At a closer look, the field of this disease has changed quite significantly in recent years. Without considering new markers, drugs and techniques which are already available it may look promising in the future (studies evaluating screening with combinations of new markers like FISH analysis of exfoliated cells in urine, proteomics, fluorescence blue light cystoscopy and resection, gentamycin, microwave heated or electromotive intravesical drug application). Main change has been in standardization and systematization of our approach to patients with this disease. Those changes took place in recent years and guidelines (AUA, NCCN and EAU) are all freely available from their respective web-sites. AUA guidelines are quite narrative and give reasoning behind suggestions, NCCN produces and every few months updates short and up to a point graphic algorithms - decision trees and EAU may has produced (in their last, 2009 update) most precise and straightforward set of rules for dealing with non-muscle invasive bladder cancer.

EAU rules seem to have almost taken "art" out of medicine in this area and "science" has almost completely taken over. Is this good? The present article by Leliveld and coworkers shows us the importance of this aspect. Although titled "High risk bladder cancer: current management and survival", they report only 35% of patients who were only treated some 8 years ago (in 2002), in a western European country, according to present regional (EAU) guidelines. This means 65% of high risk superficial bladder cancers have not received immunotherapy (BCG), which they, according to present guidelines, should have received. Although the authors in discussion address this issue and cite one, 8 year old study, which claims no survival advantage for immunotherapy group and this may be debatable, the fact still remains solid: majority of patients were at the time of study not treated according to present guidelines. Some patients may be unsuitable (too old etc.) for treatment according to guidelines and guidelines have room for improvement with specifically addressing those marginal groups. Perhaps some patients may be in a registered clinical trial (this is not reported). But otherwise - current management of high risk bladder cancer should not be as was mentioned in this study. If not for other reasons, guidelines take a lot of hesitation out of our mind and help us a lot in ultimate question with high risk patients – i.e. to proceed with cystectomy or continue conservative treatment? Decision for cystectomy is a difficult one and it is universally accepted it is often made too late (1). Relatively rigid guidelines offer a highway towards this decision, if and when needed. Although guidelines can and will change with time, obeying them is a first step towards improving outcomes, which for bladder cancer seem to remain the same for decades with no improvement. Only years after we have standardized our approach and try to follow guidelines with each individual patient, SEER and other cancer statistics may and will reflect improvements.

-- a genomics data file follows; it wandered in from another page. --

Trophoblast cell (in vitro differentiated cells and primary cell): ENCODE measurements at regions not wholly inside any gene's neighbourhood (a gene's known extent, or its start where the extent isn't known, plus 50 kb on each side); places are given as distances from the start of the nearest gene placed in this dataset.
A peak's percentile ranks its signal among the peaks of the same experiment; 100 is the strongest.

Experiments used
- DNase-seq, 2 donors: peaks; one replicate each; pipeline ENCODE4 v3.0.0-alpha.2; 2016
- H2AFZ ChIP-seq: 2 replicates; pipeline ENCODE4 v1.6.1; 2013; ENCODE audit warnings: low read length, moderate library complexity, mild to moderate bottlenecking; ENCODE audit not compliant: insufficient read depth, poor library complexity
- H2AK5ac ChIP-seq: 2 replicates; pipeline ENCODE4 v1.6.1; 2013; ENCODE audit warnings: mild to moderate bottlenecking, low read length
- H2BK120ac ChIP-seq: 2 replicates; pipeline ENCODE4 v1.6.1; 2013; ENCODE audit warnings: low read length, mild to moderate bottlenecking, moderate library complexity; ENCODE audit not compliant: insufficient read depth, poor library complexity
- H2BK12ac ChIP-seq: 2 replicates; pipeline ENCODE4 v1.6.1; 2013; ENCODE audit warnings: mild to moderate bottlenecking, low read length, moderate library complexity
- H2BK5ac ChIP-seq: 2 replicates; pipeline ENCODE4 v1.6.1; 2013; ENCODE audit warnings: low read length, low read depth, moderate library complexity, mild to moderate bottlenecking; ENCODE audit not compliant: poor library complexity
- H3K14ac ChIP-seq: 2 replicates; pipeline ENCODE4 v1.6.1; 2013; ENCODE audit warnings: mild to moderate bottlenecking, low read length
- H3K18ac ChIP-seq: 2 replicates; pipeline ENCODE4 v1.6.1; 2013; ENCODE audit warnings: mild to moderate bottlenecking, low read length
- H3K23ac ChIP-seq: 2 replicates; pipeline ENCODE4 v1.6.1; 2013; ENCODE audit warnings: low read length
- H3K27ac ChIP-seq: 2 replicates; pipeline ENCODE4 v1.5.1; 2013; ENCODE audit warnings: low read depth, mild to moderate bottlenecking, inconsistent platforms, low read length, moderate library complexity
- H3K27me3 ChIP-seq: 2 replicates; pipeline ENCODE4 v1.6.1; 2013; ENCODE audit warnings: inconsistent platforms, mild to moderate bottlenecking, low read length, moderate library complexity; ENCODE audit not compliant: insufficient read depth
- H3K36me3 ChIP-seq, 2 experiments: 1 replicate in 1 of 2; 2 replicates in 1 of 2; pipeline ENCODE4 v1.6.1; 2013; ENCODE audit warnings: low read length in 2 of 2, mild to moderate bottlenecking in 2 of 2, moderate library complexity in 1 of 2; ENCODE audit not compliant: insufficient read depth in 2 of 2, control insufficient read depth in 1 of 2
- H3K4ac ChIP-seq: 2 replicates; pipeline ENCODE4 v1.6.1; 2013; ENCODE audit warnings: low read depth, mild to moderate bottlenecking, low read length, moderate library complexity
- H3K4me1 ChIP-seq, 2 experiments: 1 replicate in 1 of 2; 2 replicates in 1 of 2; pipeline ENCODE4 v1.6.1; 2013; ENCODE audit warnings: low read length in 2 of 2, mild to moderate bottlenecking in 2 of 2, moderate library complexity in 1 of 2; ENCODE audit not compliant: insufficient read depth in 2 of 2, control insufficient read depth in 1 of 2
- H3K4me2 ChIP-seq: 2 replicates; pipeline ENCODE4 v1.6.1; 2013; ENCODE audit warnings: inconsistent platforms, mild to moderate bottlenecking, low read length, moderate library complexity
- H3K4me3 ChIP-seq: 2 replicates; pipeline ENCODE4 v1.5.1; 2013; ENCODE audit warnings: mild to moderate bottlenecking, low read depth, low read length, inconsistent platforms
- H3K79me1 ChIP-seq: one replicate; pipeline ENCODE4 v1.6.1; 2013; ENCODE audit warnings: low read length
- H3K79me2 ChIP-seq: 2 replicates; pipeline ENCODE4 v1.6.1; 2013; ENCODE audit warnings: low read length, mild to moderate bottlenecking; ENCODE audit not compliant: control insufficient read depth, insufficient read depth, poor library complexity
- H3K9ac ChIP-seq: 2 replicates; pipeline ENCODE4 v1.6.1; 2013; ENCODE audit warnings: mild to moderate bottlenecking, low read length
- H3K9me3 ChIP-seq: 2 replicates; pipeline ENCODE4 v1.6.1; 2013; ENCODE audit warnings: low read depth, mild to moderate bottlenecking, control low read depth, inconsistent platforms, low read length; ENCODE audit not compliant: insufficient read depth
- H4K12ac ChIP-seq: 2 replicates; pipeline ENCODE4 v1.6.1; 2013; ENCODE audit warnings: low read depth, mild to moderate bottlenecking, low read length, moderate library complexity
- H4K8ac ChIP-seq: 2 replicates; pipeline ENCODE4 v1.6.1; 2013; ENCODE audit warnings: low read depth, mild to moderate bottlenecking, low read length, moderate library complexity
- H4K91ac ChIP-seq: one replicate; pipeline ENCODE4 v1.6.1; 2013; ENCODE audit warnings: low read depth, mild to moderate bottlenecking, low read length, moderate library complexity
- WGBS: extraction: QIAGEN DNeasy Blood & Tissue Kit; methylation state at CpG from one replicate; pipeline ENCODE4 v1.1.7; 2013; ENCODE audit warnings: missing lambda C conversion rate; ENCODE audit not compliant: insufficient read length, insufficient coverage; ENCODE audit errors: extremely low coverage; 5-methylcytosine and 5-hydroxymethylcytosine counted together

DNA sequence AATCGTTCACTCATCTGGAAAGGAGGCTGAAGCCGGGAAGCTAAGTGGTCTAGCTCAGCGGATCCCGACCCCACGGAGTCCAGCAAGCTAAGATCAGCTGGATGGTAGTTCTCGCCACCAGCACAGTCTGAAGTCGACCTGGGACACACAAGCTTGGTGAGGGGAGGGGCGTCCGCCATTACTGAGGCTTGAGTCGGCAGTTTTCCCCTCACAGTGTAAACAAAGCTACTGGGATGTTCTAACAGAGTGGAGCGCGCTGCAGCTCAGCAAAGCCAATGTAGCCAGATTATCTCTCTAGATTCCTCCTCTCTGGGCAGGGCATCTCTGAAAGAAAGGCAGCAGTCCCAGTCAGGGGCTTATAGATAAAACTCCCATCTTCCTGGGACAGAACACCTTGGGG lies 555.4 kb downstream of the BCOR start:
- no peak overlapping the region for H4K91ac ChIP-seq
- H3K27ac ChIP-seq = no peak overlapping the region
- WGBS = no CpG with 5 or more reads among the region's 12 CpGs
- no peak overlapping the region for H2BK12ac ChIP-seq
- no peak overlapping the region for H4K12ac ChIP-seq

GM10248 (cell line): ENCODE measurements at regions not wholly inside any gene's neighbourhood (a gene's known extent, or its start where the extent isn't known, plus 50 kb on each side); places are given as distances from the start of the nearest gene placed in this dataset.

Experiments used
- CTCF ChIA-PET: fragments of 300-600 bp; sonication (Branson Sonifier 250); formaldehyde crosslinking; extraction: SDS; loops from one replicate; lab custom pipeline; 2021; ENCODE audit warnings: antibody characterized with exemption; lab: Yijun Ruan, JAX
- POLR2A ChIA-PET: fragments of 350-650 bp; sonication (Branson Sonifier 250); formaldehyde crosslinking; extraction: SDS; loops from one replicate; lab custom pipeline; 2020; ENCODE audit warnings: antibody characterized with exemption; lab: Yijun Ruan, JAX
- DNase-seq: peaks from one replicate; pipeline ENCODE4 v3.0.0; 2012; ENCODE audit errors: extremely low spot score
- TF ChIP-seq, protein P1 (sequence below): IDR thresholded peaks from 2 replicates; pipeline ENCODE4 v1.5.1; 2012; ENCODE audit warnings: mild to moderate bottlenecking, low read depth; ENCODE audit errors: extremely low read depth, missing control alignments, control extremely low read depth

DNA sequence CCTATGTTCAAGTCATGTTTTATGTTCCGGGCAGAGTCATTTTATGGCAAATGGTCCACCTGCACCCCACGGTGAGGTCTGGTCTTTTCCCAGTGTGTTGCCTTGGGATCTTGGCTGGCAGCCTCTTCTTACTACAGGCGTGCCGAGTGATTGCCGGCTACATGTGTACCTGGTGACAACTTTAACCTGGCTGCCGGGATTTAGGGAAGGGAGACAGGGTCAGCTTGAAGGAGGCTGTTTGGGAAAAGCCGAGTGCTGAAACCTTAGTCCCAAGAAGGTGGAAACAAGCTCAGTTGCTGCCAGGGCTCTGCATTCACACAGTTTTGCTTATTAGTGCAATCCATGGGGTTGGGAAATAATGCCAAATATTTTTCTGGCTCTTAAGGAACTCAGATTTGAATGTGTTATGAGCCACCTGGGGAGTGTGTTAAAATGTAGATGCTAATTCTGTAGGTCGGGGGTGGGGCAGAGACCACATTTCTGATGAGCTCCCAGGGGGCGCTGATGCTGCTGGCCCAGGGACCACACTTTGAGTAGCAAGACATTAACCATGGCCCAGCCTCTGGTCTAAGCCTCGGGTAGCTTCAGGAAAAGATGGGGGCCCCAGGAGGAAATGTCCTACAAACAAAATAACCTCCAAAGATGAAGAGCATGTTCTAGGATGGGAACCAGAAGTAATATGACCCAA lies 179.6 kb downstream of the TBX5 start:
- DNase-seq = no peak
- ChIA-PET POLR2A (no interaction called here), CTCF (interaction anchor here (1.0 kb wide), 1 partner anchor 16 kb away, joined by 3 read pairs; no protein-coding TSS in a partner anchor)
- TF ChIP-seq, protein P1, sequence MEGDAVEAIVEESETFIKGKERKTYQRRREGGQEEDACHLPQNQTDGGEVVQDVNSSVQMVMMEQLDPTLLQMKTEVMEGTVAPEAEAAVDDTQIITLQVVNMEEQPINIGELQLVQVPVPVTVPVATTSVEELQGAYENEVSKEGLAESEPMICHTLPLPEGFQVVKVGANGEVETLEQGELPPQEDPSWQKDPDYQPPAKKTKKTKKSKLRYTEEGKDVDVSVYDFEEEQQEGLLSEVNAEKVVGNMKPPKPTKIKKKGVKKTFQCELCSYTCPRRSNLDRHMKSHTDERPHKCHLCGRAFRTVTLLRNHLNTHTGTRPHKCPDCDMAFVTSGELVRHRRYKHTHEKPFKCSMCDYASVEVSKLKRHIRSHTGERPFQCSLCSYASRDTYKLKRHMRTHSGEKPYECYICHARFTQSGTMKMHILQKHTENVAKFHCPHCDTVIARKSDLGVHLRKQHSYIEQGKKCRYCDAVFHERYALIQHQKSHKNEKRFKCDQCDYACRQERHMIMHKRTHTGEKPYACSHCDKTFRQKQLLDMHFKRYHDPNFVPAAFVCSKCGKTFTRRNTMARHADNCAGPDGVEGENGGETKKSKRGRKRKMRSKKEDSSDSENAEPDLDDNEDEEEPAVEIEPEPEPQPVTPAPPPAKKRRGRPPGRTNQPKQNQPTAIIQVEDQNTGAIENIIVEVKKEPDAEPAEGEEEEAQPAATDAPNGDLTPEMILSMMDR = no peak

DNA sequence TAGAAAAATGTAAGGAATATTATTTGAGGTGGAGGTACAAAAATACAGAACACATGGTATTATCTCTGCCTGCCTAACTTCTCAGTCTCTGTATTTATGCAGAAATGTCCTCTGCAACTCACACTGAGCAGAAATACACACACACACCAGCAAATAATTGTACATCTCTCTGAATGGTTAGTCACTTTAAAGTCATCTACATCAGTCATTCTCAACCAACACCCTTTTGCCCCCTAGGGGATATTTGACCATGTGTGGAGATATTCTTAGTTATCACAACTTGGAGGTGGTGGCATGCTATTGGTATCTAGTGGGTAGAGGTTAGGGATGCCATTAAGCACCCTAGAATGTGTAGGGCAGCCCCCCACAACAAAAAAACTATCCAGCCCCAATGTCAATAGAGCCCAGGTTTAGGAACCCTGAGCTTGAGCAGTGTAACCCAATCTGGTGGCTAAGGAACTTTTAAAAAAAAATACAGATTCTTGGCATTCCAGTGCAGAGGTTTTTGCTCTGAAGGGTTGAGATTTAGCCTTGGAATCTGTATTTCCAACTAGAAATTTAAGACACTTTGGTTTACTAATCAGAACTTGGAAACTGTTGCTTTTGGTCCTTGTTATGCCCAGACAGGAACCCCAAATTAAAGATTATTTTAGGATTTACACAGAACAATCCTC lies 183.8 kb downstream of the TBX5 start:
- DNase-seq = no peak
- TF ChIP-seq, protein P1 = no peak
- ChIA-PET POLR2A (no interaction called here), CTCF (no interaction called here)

REFERENCES

1. Soloway MS, Hepps D, Katkoori D, Ayyathurai R, Manoharan M: Radical cystectomy for BCG failure: has the timing improved in recent years? BJU Int. 2010; 10. doi: 10.1111/j.1464-410X.2010.09830.x.         [ Links ]

 

Dr. Tine Hajdinjak
Division of Urology, Department of Surgery
Murska Sobota General Hospital
Murska Sobota, Slovenia
E-mail: tine.hajdinjak@gmail.com